Smart Cities will accelerate Sustainable Development

The United Nation’s Sustainable Development Goals address the global challenges we face related to poverty, inequality, climate, environmental degradation, prosperity, peace and justice. Governments are working to meet the set goals for sustainable development by the target year of 2030, effectively trying to improve the quality of life of citizens.

It is widely believed that actual economic growth lies in urbanisation. Already half of the world’s population lives in urban areas, which is expected to rise to 75 %  by 2050. 80% of the world’s Gross Domestic Product is created in cities. In India, rural-to-urban migration is growing at a phenomenal rate, and the pace is expected to accelerate.

Hence, the path to sustainable development must pass through cities.

To prepare for this migration and fast-track India’s development, the Indian government announced the Smart Cities Mission in 2015 with a view to provide cities that offer good basic infrastructure, a clean and sustainable environment with ‘smart’ applications using technology, information and data to create a ‘replicable model’ which will serve as inspiration and role model for other cities. The Mission aimed to create 100 Smart Cities across India in 5 years, ending 2019-20.

Put simply, a Smart City would have:

  • Adequate and assured water and electricity supply and good sanitation and waste management
  • Efficient urban mobility and public transport
  • Affordable housing, especially for the poor
  • Excellent connectivity and digitisation
  • Good governance, especially e-governance
  • Safety and security of citizens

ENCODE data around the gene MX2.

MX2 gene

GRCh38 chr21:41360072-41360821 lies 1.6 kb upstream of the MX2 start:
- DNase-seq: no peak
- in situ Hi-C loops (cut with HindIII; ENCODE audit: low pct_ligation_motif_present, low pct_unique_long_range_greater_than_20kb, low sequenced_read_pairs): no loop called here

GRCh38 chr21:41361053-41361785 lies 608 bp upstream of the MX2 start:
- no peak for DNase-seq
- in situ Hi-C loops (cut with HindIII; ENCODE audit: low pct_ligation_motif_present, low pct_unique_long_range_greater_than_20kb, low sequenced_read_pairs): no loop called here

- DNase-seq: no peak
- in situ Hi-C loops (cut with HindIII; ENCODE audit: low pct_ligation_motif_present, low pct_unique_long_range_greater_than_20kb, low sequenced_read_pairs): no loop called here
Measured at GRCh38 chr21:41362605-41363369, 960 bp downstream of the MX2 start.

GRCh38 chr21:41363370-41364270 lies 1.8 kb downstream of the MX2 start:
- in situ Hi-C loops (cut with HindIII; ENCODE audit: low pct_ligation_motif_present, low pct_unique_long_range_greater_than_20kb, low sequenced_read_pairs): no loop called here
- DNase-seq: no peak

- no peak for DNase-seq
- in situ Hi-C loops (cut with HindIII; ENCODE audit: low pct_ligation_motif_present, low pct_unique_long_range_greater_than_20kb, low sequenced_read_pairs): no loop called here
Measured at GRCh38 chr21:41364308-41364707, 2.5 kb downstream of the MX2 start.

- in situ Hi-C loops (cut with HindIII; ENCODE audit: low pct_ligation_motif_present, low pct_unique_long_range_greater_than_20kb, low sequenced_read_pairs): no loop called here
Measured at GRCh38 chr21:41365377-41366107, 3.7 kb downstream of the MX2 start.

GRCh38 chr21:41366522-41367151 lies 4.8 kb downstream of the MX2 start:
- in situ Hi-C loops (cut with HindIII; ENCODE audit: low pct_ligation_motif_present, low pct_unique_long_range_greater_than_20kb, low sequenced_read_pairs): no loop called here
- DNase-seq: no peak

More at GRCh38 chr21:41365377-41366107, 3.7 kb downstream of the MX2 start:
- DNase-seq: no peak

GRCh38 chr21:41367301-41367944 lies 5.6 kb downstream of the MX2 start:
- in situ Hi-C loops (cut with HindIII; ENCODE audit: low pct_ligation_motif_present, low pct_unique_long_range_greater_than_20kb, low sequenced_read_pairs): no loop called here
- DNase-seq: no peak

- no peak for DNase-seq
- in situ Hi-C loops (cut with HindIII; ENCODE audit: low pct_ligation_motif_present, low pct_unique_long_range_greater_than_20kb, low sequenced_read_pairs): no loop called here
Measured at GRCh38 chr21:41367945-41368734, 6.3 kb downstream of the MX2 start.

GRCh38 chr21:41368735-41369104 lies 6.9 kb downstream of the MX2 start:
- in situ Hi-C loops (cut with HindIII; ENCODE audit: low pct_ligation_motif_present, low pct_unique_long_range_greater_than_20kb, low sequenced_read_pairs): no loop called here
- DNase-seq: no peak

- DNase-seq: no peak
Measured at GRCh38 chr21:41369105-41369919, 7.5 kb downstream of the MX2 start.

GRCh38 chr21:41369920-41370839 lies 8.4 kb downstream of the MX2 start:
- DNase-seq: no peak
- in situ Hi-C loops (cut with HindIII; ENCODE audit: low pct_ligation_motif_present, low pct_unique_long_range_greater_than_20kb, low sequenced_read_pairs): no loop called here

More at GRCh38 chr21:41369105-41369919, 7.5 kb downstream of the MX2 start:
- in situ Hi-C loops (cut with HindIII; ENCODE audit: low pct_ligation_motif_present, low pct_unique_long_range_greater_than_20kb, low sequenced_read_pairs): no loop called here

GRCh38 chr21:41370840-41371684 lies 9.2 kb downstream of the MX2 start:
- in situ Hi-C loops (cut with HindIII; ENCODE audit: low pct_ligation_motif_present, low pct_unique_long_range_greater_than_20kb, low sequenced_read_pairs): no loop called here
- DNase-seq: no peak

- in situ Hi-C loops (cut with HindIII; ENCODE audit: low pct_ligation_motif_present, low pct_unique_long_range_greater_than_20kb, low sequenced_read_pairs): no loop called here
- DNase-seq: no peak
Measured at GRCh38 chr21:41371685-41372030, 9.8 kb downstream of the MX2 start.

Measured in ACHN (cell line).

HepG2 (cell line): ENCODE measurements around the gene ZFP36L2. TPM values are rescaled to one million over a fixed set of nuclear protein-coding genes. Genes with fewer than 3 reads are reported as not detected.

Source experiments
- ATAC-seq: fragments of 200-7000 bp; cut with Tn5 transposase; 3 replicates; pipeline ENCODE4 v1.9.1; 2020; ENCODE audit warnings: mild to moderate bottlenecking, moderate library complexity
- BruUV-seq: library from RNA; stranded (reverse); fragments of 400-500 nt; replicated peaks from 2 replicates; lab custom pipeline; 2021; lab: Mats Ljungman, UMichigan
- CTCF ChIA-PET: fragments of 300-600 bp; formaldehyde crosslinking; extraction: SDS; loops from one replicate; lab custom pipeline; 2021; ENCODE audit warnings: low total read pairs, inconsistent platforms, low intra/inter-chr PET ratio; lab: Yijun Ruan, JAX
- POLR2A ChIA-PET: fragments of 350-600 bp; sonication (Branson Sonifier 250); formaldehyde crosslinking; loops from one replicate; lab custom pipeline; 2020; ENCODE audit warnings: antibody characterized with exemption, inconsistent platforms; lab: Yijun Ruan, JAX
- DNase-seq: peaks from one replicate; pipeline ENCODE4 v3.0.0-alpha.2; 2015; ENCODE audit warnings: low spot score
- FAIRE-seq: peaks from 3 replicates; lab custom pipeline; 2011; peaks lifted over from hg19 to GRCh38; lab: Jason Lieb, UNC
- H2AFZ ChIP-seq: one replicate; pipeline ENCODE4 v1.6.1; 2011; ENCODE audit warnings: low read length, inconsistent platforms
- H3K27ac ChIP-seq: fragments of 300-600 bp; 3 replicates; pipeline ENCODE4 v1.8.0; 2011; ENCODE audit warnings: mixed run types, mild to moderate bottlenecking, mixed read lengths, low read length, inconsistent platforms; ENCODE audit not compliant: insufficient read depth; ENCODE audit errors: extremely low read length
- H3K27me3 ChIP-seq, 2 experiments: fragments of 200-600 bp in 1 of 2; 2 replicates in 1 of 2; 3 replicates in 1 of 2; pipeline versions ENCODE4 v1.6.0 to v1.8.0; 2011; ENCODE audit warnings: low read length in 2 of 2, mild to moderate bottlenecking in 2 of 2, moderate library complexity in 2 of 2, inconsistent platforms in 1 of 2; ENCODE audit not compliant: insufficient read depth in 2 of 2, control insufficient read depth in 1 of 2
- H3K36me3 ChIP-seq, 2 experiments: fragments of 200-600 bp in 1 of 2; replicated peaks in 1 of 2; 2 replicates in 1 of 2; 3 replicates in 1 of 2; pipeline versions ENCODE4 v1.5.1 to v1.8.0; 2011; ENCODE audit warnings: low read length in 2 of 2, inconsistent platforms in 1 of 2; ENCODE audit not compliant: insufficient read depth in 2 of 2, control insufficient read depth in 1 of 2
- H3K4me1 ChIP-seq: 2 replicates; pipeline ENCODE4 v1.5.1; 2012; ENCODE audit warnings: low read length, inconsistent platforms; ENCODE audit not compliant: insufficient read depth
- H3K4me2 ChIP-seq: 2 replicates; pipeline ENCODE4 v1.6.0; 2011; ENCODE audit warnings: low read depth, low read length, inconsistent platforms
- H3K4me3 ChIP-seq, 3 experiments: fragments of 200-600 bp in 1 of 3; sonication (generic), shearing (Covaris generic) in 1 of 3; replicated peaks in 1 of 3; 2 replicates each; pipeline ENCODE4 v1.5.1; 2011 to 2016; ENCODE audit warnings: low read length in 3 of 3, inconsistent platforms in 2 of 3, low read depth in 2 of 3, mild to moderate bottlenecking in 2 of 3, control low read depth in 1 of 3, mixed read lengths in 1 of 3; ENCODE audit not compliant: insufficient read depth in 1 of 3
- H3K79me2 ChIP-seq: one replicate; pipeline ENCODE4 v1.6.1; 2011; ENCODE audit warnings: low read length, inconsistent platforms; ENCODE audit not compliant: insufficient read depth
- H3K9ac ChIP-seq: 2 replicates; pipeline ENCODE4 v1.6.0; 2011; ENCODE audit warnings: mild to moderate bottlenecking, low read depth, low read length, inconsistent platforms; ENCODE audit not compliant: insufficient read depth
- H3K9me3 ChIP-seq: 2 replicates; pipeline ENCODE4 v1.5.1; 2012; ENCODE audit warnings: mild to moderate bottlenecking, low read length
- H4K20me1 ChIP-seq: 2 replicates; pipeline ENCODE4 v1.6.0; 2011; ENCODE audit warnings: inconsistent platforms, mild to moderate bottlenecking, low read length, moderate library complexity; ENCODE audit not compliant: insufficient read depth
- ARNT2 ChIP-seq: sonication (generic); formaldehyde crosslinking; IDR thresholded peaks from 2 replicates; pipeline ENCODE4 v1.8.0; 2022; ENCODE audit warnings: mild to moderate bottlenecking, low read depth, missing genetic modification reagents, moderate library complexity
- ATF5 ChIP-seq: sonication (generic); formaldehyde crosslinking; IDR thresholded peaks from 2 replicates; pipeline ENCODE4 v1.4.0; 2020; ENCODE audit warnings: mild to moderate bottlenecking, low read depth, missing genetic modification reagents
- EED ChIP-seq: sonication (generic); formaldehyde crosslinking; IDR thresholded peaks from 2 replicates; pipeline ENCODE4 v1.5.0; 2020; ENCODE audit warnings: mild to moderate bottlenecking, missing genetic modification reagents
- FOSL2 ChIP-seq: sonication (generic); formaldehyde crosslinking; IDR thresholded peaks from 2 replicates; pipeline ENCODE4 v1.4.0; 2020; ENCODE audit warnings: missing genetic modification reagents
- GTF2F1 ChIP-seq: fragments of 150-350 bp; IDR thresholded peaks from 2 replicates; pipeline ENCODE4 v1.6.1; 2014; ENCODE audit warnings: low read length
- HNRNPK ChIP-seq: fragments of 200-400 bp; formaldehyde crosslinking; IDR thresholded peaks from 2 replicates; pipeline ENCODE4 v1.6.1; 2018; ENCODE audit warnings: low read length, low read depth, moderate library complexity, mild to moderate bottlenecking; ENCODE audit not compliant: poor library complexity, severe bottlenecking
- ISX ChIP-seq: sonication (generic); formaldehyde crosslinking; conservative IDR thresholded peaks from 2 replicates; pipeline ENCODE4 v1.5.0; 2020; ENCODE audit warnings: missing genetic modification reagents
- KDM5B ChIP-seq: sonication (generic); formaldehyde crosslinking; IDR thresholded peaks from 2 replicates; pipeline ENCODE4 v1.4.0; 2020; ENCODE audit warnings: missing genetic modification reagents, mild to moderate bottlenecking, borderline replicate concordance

• Excellent health and education facilities and
  • Sustainable development

Sustainable development vis-à-vis Smart Cities is about the ‘magic mantra’ of reuse, recycle, replenish, which will be used in existing cities as well as new cities coming up. The focus is on:

  • implementing the ‘green building’ concept,
  • recycling garbage for compost and methane gas;
  • harnessing wind and solar power;
  • charging the water table through rain water harvesting; and
  • sewage treatment which provides treated sewage in the form of water for gardens and construction/ cleaning purposes.

Smart architecture, which is in sync with wind and natural light resources, will not only help control air and water pollution, but also encourage using construction material that is ‘eco-friendly’ and which should not create ecological imbalance.

Digital technologies will be the backbone of Smart Cities and will be integrated into the city’s core infrastructure systems and used to build intelligent buildings, transportation systems, schools, enterprises, public spaces, and public services integrating each constituent into the intelligent urban systems.

Smart Cities deploy intelligent urban systems to service socio-economic development and improving urban quality of life by overcoming the limitations of traditional urban development that tends to manage urban infrastructure systems in silos.

Thus, data and analytics will be key to urban decision-makers in Smart Cities not only to collect, analyse, and channel data for making better decisions at the municipal level, but also in anticipating and planning for growth.   

An International Development Research Centre (IDRC) report on Smart Cities indicates that developing countries are yet to fully utilise their potential. While only 12% of the most published Smart City researchers are from developing countries, only 8% Smart City policy organizations are based in developing countries. Developing countries, due to a lack of indigenous policy organizations, tend to adopt policy frameworks provided by and tested in developed countries, which may not be optimal, or even desirable for their own circumstances.

India’s ‘Smart City Mission’ is operated as a Centrally Sponsored Scheme (CSS) and the Central Government provides financial support, with matching funds from the States in which the cities are being developed. The government is taking into consideration the specific challenges and parameters that are unique to India in driving this Mission, and the efforts have started showing results and are expected to contribute majorly to India’s inclusive and sustainable development.

As the wave of technology and artificial intelligence sweeps through the country, it is essential to harness its power for development while ensuring that sustainability and development go hand-in-hand.

 

 

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